We are already so much socialized in medicine, that we don't even recognize it! Already some of the biggest problems we have exist because of it..... yet we think by getting more people into the system .......we can make it better. Well, already we have special health programs to cover the poor children without health insurance in most if not all states, and we have compulsary participation in Medicare by the elderly. These programs may be working well in areas where there are plenty of doctor-providers, but in some parts of the country, the trick is finding a doctor who will accept new patients and take Medicare if, in fact, a person's doctor 'dumps' the patient when they cease their conventional insurance program. If one is military and in need of specialist consult for diagnosis or treatments unavailable at their local assigned base..... then they may be sent across the country.... and heaven help them should records get lost or mis laid. Also such programs have an assigned apothecary list from which free or discounted meds are prescribed... but an allergy to a particular component, such as a dye present in one formulation to give pill color, but not in another may be all that it takes to send a person out of the system for scripts and pay from pocket.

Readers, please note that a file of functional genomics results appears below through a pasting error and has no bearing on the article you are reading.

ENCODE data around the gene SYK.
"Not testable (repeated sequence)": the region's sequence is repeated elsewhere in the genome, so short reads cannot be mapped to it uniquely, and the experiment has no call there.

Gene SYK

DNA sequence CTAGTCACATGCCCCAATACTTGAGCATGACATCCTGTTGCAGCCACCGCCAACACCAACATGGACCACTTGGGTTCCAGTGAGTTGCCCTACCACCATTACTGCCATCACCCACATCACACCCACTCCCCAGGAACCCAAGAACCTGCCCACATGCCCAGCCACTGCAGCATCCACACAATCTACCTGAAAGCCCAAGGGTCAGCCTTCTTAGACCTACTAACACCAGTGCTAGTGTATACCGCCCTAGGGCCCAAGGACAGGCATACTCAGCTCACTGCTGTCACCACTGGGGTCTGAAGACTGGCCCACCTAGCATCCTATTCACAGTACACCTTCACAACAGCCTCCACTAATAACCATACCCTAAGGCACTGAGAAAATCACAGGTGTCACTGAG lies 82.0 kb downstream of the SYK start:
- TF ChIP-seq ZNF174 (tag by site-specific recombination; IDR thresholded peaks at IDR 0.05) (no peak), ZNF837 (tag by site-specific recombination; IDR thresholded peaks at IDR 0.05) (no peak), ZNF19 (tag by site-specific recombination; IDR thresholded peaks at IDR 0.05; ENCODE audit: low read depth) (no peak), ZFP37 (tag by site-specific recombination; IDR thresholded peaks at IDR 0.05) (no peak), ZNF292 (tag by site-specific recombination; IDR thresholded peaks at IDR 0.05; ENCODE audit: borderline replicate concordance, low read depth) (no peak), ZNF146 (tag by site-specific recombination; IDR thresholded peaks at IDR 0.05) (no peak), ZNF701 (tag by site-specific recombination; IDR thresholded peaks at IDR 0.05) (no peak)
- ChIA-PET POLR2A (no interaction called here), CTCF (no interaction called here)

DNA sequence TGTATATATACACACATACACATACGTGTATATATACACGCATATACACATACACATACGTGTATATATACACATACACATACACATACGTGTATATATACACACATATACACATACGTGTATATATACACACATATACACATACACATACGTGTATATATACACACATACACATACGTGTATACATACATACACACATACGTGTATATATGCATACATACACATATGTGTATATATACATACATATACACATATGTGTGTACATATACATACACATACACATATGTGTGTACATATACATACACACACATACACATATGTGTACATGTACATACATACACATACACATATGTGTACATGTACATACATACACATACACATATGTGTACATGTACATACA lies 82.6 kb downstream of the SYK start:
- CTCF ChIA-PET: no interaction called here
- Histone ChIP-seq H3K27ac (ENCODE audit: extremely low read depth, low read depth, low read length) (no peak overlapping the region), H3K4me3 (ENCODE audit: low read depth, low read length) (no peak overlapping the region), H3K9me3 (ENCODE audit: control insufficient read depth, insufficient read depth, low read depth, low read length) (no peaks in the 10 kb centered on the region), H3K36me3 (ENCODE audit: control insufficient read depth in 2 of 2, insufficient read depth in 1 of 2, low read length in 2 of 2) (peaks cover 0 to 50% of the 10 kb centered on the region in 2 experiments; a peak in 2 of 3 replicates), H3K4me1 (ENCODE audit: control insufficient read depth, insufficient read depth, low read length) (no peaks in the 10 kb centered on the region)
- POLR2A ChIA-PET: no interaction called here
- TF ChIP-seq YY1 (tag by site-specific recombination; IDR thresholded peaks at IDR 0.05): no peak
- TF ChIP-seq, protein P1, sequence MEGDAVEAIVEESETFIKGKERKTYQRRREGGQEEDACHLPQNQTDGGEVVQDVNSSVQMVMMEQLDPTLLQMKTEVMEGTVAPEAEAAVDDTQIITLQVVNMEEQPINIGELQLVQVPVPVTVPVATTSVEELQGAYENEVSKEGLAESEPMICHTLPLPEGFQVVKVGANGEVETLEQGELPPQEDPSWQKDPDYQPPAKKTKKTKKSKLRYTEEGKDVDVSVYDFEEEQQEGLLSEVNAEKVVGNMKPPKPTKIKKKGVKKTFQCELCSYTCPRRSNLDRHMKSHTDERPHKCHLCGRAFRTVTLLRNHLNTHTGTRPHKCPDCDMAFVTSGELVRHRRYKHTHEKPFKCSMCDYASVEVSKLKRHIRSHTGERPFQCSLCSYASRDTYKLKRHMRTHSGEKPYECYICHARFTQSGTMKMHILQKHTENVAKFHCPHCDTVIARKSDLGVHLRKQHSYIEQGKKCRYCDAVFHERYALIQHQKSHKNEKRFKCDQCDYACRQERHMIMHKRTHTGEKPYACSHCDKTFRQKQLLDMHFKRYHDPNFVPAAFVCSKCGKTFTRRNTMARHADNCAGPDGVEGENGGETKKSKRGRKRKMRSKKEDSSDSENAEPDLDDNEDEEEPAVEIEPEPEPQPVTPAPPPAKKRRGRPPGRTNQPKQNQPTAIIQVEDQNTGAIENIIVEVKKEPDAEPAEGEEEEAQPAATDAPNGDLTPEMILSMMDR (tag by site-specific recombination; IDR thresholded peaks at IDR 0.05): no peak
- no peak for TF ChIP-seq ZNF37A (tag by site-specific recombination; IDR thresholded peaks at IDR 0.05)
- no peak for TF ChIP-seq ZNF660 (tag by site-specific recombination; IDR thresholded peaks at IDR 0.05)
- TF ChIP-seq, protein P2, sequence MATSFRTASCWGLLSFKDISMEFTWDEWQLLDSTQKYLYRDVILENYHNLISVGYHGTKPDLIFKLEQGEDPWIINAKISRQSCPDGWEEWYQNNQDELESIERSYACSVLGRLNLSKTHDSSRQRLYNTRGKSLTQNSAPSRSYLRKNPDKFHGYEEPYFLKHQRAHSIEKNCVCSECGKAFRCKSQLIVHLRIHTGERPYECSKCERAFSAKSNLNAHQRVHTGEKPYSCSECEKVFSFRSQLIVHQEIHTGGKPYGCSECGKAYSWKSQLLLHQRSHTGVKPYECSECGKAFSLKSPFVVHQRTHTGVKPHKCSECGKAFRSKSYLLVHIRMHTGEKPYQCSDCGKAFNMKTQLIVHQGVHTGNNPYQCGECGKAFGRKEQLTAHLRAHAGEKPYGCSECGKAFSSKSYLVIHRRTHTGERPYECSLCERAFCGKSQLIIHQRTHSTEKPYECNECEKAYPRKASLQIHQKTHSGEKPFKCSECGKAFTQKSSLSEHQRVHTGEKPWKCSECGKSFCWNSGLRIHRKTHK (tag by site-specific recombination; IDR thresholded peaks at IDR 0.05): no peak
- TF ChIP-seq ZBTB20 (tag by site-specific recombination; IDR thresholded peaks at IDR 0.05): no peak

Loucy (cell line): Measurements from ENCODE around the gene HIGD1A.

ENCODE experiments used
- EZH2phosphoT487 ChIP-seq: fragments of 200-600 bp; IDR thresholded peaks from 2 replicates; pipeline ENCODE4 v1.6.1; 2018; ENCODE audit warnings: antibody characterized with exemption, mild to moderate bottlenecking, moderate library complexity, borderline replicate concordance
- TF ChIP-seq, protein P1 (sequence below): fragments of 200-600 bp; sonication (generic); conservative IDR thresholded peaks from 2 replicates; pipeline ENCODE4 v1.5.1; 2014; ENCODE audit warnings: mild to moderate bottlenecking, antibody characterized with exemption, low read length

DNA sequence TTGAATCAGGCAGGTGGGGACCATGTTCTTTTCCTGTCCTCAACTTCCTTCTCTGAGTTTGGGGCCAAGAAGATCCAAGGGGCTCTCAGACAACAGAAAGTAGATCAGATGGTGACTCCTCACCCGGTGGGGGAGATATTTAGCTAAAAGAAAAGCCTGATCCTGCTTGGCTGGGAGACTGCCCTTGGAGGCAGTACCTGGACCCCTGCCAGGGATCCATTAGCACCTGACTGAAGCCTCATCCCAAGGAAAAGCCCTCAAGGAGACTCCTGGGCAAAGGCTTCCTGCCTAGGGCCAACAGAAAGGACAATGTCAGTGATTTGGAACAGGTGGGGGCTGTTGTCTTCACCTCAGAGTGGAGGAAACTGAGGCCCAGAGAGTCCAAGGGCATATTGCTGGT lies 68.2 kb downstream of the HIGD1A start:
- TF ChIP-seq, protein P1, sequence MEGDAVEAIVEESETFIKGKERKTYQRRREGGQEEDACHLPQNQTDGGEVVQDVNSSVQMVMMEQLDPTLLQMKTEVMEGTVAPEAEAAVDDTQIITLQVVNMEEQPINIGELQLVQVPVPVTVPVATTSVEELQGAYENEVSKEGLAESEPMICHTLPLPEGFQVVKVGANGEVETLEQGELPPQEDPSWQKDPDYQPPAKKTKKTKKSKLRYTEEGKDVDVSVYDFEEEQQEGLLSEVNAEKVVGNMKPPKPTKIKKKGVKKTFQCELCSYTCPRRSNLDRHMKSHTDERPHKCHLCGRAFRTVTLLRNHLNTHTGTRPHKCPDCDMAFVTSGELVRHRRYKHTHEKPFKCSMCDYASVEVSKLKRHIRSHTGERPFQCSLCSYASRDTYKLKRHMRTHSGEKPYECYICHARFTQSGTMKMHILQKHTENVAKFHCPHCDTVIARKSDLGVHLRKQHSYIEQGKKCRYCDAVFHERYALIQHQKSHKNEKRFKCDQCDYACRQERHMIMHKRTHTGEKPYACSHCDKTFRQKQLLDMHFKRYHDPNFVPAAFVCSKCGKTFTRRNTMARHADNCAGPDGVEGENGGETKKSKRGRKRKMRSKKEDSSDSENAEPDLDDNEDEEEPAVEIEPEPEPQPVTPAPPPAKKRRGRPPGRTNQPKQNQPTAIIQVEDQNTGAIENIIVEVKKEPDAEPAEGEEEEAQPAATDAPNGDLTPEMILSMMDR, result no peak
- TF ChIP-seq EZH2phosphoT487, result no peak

As it already is..... I think it should remain or be improved upon before taking on any new obligations....... since its unfair to have charged taxes with this promise of provision and then take it away altogether. Which brings up another very good point, it is better for government not to start a program than to start a program with promises which it cannot..... and more especially knew it could not fill.

    The Bible gives serveral examples and admonitions regarding ..... placing one's hand to the plow and then leaving the tasks incomplete.... or going to war before counting the cost. Does any of this sound familiar?
     
  14. LeBuick

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    I think his post was a fair assessment of the decisions involved so would apply to every country using this form of health care. The bottom line I received from his post is the health system is alloted $XXX which to operate. This makes it a business. In every business tough decisions must be made. Giving this one person their cancer treatment might mean 10 children can't be inoculated.

    The same choices are made in our current health programs. If they are to cover a complete HIV treatment, either everyones rates will have to be raised or cuts will have to be made regarding other covered services. We really can't have it both ways, we are either all in (every dollar asked) or we have to draw lines of what will and won't be covered.
     
  15. LeBuick

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    Wouldn't you agree this description equally applies to our current health care system?

    I think you're missing the mark, by getting more people into the system we'll have more people covered by health care. This will take a great strain off of Medicaid/Medicare who pay for all who is not covered. The problem with Medicaid/Medicare is they don't cover preventive medicine, just procedures absolutely necessary to keep you alive.

    There is another old adage that says one ounce of prevention can save a pound of cure.
     
  16. Matt Black